Admitting a pupil who had left the school into the association of the Children of Mary was contrary to convention. The chairwoman of the council said on this occasion, “I do not believe we shall regret having made an exception for Thérèse,” and the council voted unanimously in favour of her acceptance.

[Answer to questions eleven to fifty-five inclusively]:

As I said in answer to the seventh question, I was able to observe the Servant of God only for the five years that she attended the school; I know nothing personal with regards to the rest of her life.

 [Answer to the fifty-sixth question]:

I have heard from the people who stay in the convent hostel that the Servant of God’s burial place is rapidly becoming a pilgrimage site. Today, a considerable number of people can be seen there, at all hours of the day. The people who stay at the hostel are in general educated and very pious people.     

 [Answer to the fifty-seventh question]:

I have not heard that the Servant of God’s [963] renown for holiness spread beyond the convent walls during her lifetime. Yet since her death, there is no denying her reputation for holiness. All the pilgrims that stay in the hostel (about 200 a year) and who come from France, England, Belgium, etc. are of the conviction that she is a saint and pray to her as such. In the community we venerate her, pray faithfully to her, and follow her example. We are proud to have had her as a pupil.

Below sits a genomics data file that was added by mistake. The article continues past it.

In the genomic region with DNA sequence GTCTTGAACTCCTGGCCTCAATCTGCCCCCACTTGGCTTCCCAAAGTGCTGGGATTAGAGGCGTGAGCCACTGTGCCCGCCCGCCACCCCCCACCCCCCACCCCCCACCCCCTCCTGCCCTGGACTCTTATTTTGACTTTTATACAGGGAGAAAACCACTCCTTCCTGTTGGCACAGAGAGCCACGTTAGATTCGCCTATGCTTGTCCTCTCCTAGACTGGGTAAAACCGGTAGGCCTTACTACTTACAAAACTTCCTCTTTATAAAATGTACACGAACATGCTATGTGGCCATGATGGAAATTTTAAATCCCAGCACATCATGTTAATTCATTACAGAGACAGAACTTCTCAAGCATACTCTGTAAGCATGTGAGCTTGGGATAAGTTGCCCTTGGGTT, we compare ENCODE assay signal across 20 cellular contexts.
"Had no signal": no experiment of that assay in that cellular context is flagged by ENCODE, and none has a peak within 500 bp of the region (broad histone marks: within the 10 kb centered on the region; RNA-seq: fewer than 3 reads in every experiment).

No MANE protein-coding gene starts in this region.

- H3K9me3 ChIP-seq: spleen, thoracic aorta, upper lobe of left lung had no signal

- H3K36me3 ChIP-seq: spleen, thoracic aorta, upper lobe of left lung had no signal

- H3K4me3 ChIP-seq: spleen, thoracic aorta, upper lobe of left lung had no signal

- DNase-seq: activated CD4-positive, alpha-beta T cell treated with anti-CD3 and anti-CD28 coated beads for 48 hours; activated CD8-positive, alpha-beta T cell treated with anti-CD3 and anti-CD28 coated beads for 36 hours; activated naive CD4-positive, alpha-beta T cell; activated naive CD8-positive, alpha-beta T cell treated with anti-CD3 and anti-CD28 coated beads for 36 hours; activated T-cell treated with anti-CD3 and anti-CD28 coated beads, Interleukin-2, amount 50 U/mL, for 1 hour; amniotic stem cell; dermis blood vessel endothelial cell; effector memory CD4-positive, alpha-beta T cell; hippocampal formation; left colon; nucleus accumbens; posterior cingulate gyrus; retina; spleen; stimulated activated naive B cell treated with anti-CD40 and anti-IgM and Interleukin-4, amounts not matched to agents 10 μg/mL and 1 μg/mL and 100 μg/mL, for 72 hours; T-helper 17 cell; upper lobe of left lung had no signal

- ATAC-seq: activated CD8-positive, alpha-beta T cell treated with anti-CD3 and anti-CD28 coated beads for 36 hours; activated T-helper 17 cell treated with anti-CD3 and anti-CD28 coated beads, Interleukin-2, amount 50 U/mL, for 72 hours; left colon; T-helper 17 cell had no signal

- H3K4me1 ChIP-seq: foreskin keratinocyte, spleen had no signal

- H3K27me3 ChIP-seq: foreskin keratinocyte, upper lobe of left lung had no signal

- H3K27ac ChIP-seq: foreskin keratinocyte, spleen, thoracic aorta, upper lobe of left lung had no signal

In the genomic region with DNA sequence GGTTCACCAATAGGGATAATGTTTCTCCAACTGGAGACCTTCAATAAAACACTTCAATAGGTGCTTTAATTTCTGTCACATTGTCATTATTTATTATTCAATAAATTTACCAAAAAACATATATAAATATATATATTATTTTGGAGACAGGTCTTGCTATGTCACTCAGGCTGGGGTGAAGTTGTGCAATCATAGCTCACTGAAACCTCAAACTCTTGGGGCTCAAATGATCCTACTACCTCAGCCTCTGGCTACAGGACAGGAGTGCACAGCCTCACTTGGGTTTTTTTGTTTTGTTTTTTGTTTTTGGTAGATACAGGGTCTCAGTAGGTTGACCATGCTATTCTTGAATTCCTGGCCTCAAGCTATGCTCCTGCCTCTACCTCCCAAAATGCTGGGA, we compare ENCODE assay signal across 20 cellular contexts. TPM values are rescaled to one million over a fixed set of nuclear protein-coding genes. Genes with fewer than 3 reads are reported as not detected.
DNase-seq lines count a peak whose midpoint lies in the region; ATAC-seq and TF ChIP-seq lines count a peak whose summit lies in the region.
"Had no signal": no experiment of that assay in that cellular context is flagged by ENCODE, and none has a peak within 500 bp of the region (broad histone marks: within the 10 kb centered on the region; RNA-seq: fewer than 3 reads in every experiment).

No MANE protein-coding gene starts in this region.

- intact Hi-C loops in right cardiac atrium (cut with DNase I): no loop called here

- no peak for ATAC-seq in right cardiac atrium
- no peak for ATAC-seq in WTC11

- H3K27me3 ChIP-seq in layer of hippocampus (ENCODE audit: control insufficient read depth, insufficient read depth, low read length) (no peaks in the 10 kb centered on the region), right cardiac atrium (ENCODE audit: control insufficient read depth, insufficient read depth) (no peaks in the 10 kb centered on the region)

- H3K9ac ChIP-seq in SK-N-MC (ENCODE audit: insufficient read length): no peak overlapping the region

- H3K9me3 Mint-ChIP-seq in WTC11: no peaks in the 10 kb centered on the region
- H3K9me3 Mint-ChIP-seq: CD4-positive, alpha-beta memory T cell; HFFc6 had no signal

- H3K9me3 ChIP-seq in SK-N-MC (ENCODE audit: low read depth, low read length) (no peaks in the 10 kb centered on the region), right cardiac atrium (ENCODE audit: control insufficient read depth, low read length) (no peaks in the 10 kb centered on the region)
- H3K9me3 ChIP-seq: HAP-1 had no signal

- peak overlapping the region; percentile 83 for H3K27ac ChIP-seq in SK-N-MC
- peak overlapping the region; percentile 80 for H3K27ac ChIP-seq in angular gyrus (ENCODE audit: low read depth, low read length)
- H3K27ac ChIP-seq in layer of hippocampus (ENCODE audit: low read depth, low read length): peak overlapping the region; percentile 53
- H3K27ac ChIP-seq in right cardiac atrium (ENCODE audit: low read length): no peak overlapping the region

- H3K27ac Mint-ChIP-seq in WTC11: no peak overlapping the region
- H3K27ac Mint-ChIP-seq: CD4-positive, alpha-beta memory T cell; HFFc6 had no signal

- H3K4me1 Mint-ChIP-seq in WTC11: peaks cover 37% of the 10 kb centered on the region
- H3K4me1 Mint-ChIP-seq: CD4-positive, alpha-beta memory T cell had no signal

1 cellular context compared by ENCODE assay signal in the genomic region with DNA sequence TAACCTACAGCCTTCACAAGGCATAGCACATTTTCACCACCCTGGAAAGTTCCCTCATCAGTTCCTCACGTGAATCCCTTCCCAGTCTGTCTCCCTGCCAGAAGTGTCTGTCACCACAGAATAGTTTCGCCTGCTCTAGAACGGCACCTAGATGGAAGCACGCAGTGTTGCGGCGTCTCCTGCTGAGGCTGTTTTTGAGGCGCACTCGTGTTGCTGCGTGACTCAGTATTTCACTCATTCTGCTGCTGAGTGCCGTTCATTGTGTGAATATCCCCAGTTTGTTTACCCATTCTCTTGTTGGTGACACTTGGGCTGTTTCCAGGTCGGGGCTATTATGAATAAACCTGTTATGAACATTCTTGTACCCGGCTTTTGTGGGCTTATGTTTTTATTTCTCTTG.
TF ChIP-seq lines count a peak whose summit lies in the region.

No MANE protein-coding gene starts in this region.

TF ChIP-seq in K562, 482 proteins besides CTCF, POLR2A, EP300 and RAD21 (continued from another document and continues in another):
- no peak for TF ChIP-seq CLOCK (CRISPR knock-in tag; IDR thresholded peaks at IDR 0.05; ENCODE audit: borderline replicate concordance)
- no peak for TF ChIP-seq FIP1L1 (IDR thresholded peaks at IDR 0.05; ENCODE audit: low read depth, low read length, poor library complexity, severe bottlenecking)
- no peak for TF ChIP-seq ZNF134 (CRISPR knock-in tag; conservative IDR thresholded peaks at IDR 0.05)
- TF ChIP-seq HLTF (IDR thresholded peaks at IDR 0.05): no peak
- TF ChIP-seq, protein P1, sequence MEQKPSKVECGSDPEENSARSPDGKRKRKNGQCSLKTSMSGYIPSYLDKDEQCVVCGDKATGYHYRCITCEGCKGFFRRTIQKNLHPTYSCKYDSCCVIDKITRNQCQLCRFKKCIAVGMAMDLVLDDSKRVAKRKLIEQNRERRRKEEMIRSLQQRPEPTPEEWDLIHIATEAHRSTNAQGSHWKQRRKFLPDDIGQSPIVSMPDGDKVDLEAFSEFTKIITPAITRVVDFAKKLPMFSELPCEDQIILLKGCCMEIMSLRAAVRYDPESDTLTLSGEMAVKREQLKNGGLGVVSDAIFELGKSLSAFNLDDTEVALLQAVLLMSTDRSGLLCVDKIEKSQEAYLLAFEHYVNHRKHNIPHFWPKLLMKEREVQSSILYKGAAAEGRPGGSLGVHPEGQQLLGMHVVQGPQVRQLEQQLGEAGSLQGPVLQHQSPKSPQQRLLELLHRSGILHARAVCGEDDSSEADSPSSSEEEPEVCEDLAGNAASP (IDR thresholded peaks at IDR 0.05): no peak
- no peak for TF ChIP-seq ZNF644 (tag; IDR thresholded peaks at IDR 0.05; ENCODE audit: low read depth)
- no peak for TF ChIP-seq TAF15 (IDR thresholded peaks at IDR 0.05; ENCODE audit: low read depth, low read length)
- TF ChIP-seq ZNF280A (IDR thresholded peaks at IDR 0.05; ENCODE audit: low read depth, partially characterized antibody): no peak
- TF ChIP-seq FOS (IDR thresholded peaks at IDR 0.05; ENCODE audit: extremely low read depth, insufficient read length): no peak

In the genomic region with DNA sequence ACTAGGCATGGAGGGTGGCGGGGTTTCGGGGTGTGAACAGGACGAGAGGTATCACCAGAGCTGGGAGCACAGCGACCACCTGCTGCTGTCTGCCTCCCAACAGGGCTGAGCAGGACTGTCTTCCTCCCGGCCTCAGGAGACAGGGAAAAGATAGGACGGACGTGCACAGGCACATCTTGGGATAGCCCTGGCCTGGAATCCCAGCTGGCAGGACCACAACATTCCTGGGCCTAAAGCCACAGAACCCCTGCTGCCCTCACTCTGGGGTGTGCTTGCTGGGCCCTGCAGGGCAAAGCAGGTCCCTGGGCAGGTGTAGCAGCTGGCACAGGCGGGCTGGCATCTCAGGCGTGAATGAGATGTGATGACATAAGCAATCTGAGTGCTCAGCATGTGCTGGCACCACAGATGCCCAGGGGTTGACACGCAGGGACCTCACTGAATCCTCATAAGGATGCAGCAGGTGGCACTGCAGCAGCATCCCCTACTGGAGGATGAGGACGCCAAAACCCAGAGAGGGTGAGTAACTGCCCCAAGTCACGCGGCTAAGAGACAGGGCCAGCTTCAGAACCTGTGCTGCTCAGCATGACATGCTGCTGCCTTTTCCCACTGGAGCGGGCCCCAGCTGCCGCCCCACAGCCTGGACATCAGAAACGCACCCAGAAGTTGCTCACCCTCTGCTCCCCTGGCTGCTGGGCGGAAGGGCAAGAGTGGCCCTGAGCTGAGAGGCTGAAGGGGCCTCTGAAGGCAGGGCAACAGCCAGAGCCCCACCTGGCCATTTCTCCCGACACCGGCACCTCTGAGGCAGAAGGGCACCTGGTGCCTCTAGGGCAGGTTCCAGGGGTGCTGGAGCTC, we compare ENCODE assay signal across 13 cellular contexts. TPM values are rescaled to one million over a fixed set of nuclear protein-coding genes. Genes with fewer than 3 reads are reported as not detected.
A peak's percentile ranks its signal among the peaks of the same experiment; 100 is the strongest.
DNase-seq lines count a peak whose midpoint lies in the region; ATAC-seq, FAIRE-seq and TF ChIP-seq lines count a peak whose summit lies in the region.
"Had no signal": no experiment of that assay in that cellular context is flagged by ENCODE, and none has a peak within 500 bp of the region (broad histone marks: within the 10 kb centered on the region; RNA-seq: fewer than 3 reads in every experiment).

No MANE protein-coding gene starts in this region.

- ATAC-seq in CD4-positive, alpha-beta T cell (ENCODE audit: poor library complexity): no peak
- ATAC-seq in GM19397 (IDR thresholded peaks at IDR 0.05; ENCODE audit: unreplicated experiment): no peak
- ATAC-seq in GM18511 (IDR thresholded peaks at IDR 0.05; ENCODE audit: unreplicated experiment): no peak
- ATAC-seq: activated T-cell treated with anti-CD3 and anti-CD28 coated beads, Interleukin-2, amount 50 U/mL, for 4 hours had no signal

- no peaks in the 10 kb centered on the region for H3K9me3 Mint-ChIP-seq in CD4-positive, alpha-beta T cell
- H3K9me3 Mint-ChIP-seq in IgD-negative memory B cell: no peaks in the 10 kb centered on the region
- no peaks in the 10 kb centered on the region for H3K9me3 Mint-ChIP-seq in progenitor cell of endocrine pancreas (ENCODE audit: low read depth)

[Answer to the fifty-eighth question]:

I have never heard anyone express an opinion that was contrary to the Servant of God’s holiness.

[Answer to questions fifty-nine to sixty-five]:

Several of our nuns claim to have received spiritual favours through her intercession. These include insights, blessings of personal progress, and so on. I also hear accounts from outside the convent of spiritual graces, healings, and favours of all kinds, but I have no means of verifying them.

 [Answer to the sixty-sixth question]:

I have nothing to add.

[964] [As regards the Articles, the witness claims to know nothing other than what they have already reported in response to the preceding questions. - Here ends the questioning of this witness. The Acts are read out. The witness makes no alteration to them and signs as follows]:

Signatum: SISTER SAINT-ANDREW O.S. B., witness. I have testified according to the truth. I hereby approve and confirm my statement.